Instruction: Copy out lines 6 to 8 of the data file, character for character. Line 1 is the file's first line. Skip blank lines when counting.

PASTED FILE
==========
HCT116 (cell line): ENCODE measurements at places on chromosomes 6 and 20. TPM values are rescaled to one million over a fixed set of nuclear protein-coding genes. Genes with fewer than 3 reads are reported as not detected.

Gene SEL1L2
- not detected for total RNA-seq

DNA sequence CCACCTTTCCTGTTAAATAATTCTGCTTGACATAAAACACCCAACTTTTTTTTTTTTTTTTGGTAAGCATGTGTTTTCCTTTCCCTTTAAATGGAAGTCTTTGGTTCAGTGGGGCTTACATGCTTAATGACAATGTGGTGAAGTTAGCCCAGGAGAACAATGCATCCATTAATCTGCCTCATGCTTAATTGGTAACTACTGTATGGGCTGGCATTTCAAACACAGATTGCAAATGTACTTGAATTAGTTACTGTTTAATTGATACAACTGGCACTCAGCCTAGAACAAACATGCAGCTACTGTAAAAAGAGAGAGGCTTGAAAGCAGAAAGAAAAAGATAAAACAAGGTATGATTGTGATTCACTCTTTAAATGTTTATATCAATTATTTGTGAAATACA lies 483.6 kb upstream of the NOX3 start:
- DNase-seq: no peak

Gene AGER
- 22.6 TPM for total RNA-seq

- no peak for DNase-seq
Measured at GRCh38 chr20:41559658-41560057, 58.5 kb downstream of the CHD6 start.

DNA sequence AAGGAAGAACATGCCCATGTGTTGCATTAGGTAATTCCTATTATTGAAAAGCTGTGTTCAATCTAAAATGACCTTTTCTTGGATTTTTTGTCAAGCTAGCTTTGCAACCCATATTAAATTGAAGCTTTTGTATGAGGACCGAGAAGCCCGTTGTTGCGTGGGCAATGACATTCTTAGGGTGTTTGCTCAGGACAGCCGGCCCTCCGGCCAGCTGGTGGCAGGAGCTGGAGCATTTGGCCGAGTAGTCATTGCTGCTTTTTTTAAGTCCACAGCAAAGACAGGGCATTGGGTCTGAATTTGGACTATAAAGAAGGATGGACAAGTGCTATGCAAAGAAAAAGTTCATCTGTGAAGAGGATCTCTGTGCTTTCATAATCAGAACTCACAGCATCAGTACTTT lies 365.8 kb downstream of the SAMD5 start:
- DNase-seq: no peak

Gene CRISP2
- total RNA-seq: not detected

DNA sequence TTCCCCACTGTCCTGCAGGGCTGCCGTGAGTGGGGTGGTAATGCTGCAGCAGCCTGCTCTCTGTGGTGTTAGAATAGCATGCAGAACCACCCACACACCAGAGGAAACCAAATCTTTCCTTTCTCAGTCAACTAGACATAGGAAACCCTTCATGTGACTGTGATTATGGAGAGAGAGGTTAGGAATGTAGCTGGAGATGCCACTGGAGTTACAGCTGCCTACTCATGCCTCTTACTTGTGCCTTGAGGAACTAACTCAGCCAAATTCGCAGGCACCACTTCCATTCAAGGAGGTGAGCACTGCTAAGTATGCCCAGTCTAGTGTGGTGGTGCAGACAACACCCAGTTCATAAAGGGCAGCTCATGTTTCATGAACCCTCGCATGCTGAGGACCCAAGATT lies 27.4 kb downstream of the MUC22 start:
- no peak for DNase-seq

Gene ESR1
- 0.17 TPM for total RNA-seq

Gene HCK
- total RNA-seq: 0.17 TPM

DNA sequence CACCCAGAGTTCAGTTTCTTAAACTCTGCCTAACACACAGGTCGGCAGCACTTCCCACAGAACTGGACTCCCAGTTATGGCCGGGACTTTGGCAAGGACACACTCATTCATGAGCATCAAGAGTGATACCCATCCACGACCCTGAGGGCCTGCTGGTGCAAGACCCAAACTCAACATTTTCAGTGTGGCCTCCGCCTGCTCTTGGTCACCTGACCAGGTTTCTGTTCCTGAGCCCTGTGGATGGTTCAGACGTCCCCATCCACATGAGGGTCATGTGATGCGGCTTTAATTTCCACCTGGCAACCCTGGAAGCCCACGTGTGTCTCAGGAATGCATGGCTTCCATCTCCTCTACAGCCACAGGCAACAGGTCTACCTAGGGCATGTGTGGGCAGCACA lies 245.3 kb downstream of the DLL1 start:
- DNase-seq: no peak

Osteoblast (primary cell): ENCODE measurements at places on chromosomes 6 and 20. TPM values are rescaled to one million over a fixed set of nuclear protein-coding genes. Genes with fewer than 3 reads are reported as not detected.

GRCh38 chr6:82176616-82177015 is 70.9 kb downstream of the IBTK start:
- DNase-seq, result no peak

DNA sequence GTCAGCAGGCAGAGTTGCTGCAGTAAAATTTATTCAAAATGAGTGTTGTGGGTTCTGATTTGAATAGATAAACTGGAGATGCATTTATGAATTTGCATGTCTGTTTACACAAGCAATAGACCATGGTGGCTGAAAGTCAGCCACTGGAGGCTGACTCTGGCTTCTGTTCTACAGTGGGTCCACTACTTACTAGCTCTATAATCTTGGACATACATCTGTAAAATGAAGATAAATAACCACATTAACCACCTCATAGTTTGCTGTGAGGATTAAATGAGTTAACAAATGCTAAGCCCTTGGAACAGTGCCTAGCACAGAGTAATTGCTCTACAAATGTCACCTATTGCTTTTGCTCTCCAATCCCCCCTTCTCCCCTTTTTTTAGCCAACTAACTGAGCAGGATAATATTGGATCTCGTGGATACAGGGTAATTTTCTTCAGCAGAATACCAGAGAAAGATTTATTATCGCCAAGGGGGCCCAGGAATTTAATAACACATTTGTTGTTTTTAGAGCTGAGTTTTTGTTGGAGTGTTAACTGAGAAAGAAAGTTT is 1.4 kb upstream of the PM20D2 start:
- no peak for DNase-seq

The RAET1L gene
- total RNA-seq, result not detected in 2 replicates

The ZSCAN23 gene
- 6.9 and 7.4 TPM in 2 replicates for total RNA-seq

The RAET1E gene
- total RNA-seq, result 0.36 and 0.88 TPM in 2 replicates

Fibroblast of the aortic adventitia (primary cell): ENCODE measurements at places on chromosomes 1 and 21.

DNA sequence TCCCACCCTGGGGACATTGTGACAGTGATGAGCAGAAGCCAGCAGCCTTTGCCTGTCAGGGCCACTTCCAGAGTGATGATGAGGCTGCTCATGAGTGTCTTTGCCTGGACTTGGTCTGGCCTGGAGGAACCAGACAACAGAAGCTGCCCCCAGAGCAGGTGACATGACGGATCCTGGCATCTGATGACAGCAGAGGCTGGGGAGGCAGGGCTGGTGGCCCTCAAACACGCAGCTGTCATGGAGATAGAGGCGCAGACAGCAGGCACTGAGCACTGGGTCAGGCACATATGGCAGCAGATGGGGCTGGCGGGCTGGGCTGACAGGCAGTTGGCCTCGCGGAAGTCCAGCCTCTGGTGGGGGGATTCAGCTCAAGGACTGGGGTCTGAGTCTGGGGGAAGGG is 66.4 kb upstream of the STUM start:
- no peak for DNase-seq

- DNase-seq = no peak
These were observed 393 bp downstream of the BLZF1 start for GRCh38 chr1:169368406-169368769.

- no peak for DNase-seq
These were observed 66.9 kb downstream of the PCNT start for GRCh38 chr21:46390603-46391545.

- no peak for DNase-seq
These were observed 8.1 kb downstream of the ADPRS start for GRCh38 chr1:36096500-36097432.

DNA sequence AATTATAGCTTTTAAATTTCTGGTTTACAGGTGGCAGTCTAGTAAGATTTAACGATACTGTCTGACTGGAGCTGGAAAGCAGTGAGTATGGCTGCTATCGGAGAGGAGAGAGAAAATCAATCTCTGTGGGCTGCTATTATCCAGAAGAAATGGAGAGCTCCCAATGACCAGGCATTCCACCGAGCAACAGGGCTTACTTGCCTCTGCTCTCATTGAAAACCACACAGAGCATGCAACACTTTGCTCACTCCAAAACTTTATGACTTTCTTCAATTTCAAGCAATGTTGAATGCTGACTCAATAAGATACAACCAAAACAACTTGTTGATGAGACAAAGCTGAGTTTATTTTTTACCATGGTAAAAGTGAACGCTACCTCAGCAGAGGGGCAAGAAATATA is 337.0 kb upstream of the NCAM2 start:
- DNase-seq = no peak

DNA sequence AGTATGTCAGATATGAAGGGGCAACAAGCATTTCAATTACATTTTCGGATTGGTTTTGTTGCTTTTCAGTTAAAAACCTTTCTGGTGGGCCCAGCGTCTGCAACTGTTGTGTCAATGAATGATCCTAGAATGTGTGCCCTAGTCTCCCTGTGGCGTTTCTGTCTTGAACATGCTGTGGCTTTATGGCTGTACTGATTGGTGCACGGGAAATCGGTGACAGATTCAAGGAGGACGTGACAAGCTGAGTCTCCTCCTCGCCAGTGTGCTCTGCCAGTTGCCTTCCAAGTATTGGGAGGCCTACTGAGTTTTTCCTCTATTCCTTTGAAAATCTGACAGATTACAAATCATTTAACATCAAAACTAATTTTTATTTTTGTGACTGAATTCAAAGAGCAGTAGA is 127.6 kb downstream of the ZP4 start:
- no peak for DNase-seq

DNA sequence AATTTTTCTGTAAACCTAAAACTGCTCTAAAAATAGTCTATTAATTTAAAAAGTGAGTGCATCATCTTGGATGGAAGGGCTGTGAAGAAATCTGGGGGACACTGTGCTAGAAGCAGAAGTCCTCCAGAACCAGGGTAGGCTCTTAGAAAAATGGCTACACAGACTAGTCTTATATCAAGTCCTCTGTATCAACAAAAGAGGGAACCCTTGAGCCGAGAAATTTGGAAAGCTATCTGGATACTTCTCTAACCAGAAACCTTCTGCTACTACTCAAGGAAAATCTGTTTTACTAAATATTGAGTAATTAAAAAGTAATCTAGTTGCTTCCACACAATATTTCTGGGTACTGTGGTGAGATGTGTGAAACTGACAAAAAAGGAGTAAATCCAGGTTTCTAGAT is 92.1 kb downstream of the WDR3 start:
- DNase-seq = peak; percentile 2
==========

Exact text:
Gene AGER
- 22.6 TPM for total RNA-seq

- no peak for DNase-seq